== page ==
The Plant-based Milk Guide
With all the dairy milk facts that we have talked about, just by switching to a plant-based milk makes us feel like we have already done a great deal to our health and the planet --- but it's not that simple! Many dairy-free milks out there are packed with sugar, fillers and additives that you actually don't want in your body either. In an ideal world, the best would be to make your own nut milks fresh but squeezing a nut milk bag might not be your everyday option.
(BTW, we have an amazing tool for this! Soyabella® Automatic Nut & Seed Milk Maker)
If you are planning to buy plant-based milks for your health, do opt for the ones with less ingredients as much as possible. You only need nuts, seeds or grains plus water to make plant-based milks. The rest of the ingredients are added for flavour, longer shelf life, texture (aka "barista edition") or the look of the milk (colour, or to prevent separation, which is natural because water and oil separate!).
What are the common additives in plant-based milks?
We want to empower you with knowledge to make a conscious decision. Not that you should be a purist and eliminate all the additives but at least know what is going into your drinks (and body) at the end of the day.
If you see this at the top of the ingredients list, even before the actual nut or grain that should be the main ingredient, it might be better to put that product back to the shelf. Sugar is present in many of the plant-based beverages in the market. In my opinion this is one of the most concerning ingredients and I would definitely opt for an unsweetened version. Sugar in drinks tend to go quicker into your blood stream than solid foods and it will be better to have a habit of not drinking sweetened beverages. If you are going to sweeten your drinks, opt for natural low sugar sweeteners like stevia and monk fruit sweeteners so you don't mess with your blood sugar levels.
Guar gum, xanthan gum and gellan gum - you might have heard of these "gums" and wondering what they actually are. These gums are a common additive used as a binding and thickening agent in many plant-based milks. Guar gum is a substance from peas and xanthan gum is made from corn. Gellan gum is made from fermentation of sugars. They are all vegan and high in soluble fibre and used as a binder. When you mix water and oil (nuts) the natural reaction is separation. These gums work as an emulsifier to bind the water and oil together for a better look and texture for your plant-based drink. If you consume them in large amounts it can cause issues in your digestive system. Normally these gums are used in very small amounts - we are talking about less than a teaspoon per litre, but if plant-based milks are causing you digestive issues like bloating and mild gas, you might want to stay clear form these gums and see how that works for you. You DON'T need to have gums to make a plant-based milk, and they are added for commercial reasons.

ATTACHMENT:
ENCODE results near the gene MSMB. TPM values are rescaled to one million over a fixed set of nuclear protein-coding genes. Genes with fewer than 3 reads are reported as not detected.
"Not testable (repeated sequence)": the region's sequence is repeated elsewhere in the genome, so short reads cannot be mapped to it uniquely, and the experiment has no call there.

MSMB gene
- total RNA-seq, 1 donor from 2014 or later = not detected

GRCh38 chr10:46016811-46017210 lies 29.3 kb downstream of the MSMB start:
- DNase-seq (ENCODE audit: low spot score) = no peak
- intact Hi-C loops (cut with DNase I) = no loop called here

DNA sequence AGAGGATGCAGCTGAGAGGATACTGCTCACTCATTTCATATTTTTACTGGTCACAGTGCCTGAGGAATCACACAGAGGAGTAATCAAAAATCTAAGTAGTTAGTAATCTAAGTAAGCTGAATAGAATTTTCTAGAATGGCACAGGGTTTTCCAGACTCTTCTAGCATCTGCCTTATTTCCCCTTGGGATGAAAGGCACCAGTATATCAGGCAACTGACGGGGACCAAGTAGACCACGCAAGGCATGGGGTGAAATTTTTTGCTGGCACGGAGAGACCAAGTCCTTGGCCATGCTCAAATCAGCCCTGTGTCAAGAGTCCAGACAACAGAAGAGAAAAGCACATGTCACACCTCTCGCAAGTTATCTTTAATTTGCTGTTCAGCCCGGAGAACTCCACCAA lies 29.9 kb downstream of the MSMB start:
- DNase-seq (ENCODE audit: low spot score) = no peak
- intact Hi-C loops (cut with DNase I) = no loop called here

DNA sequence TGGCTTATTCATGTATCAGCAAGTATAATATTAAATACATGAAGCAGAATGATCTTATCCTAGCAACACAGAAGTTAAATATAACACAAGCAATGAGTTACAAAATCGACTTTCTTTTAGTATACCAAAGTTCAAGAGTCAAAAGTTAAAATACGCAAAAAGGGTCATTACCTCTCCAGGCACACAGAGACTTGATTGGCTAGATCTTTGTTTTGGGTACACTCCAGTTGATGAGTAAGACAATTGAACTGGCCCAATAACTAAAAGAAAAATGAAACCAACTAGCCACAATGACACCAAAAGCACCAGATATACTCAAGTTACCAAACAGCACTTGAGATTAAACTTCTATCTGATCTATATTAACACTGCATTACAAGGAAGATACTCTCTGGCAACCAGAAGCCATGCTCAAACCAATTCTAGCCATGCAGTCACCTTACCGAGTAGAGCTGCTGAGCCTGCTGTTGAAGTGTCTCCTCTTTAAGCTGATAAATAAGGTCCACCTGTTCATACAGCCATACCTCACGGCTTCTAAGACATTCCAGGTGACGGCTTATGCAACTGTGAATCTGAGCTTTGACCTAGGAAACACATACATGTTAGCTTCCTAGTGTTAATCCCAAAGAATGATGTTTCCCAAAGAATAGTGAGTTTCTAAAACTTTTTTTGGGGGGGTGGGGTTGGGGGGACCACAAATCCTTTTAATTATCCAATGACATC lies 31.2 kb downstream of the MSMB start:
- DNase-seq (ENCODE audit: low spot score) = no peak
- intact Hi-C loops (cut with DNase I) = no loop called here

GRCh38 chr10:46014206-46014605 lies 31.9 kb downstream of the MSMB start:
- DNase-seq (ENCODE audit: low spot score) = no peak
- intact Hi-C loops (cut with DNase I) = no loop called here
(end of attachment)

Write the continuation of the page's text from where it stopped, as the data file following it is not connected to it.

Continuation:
Rice starch, tapioca starch or whatever starch it is, this is added as a thickener to improve the plant-based milk's texture and consistency. It is basically added carbohydrates (sugars) and there are no real benefits to have this in your drink. Some manufacturers might add this for cost reasons - starches are cheaper ingredients compared to nuts and seeds. As long as you are not allergic to the type of starch it's not a big threat to your health but again, it is not a necessary ingredient to have in your milks and it would be better to skip this.
Carrageenan is a food additive that is used in food products such as nut milks and yogurts as a stabilizing and emulsifying agent. It is derived from red seaweed which makes it sound healthy but scientists believe that carrageenan can induce inflammation and lead to chronic illnesses such as diabetes, digestive disorders, heart diseases, neurological disorders and even something as serious as cancer. Again, we can live without this ingredient and if your milk separates, just give it a shake!
5. Plant-based protein
Many commercial nut milks contain very little actual nuts for cost reasons. To make the nutritional label look a bit more attractive, some companies might add cheaper plant-based protein sources like pea protein to improve the nutritional profile. It is not harmful, but if there was sufficient amount of nuts in the milk it would be unnecessary to add isolated protein.
By the way, describing 'almond milk' as an ingredient is a little trick that many manufacturers seem to be doing now. This almond milk is mostly water but by combining it together with the little bit of nuts that they use, it would make it look as if a lot of nuts were used and push down the other ingredients like fillers and sweeteners to the bottom of the list. It would be interesting to find out the actual amount of almonds that were used in the recipe.
Why plant-based milks with fillers are on the market?
It's because it sells. Consumers are paying for milks that taste good (creamy and sweet), resemble cow's milk that they are used to (homogenized and doesn't separate), at the lowest price possible. Plus, for supermarkets, it is essential to have a long shelf life.
Now, is that really doing a favour to our body and the planet?
I will leave that decision for you to make :)
Just like many other food items, the best is to make your own plant-based milk fresh at home.
Here are some pretty cool recipes you might want to try out!
- Almond milk recipe via The Kitchn
- Cashew milk recipe via Cookie and Kate >> No squeezing recipe
- Macadamia nut milk recipe (with chocolate and berry options) via The Minimalist Baker
- Hazelnut milk recipe (with chocolate options) via A Beautiful Plate
- Walnut milk recipe via The Clean Eating Couple
- Peanut milk recipe via National Peanut Board
Try our almond milks and hemp milks that are made with the best ingredients we can source.
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